Finally respondent contends that subdivision 1, section 4, of the Inheritance Tax Act giving preferences in the matter of rates to those included therein should be liberally construed in favor of the state in the same manner as in the case of an exemption. It is firmly established in our law that statutes imposing taxes “are to be strictly construed in favor of the individual and against the state,” while exemptions from taxation are to “be construed liberally in favor of the state and strictly as to those claiming the benefit of such exemptions.” In re Estate of Steehler, 195 Cal. 386, 389, 396, 233 P. 972, 974. Appellants, while not denying the rule of strict interpretation of statutory exemptions in favor of the state and strictly as to claimants for such exemptions, and not opposing the authorities urged in its support, insist that the rule is not to be given application to the portion of the Inheritance Tax Act with which we are here concerned. We find ourselves in accord with this claim, because, as appellants point out, and we think correctly, in construing subdivision 1, section 4, of the Inheritance Tax Act, we are not dealing with exemption clauses in the act, but are confronted with the question as to whether the section in fact imposes the greater rather than the less or preferred tax upon a lineal ancestor of the decedent. In other words, subdivision 1, section 4, imposes and fixes the rate of taxation and its provisions cannot be viewed in the light of establishing exemptions. It is section 6 of the Inheritance Tax Act that deals with and provides for the allowance of exemptions. In re Estate of Steehler, supra.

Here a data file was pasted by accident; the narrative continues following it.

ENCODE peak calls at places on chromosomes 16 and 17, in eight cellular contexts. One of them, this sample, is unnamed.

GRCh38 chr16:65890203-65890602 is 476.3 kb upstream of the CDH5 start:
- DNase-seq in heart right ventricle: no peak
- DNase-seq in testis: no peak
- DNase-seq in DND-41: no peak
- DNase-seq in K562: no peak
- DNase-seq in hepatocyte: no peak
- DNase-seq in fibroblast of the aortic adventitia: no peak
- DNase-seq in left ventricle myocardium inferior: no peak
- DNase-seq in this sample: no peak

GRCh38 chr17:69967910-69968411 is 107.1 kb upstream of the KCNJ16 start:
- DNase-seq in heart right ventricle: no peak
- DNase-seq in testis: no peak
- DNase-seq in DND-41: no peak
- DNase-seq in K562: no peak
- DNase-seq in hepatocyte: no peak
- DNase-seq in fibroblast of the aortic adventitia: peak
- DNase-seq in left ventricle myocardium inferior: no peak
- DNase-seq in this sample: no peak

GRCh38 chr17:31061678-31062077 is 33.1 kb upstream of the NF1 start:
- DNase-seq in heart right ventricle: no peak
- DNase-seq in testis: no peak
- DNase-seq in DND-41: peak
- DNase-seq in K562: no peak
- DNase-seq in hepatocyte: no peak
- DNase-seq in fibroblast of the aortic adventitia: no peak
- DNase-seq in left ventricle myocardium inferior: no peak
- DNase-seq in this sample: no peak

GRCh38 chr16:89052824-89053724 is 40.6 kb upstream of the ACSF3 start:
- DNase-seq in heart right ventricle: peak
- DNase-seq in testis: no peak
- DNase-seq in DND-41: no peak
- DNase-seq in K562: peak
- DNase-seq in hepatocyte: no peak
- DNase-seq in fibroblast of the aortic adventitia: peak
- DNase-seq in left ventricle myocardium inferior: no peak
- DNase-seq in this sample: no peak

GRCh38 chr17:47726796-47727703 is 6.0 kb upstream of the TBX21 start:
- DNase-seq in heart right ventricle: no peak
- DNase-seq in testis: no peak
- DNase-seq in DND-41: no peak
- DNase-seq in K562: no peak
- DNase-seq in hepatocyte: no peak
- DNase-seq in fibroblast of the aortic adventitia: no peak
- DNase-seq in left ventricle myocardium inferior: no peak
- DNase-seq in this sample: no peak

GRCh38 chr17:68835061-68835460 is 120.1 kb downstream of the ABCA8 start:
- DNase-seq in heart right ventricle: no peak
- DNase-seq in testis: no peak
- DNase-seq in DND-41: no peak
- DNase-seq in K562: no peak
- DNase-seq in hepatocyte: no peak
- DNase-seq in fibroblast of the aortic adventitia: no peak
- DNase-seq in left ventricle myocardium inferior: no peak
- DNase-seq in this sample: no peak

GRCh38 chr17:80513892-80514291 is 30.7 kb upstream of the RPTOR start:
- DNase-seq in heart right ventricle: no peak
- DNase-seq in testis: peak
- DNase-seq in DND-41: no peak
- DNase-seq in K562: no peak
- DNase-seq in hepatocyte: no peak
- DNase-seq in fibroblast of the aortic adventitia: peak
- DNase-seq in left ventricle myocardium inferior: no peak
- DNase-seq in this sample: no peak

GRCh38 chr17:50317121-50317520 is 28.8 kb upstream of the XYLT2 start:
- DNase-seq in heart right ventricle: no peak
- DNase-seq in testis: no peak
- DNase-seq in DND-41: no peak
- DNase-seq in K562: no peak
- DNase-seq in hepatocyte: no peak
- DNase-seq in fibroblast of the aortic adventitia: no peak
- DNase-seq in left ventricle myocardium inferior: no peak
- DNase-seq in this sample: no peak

The order appealed from is reversed and the cause remanded with directions to the court below to enter its order sustaining the objections filed by the administrators and directing that the total amount of inheritance tax due to the State of California out of this estate is $37,415.94.
YORK, P. J., and DORAN, J., concurred. Hearing denied; TRAYNOR, J., dissenting.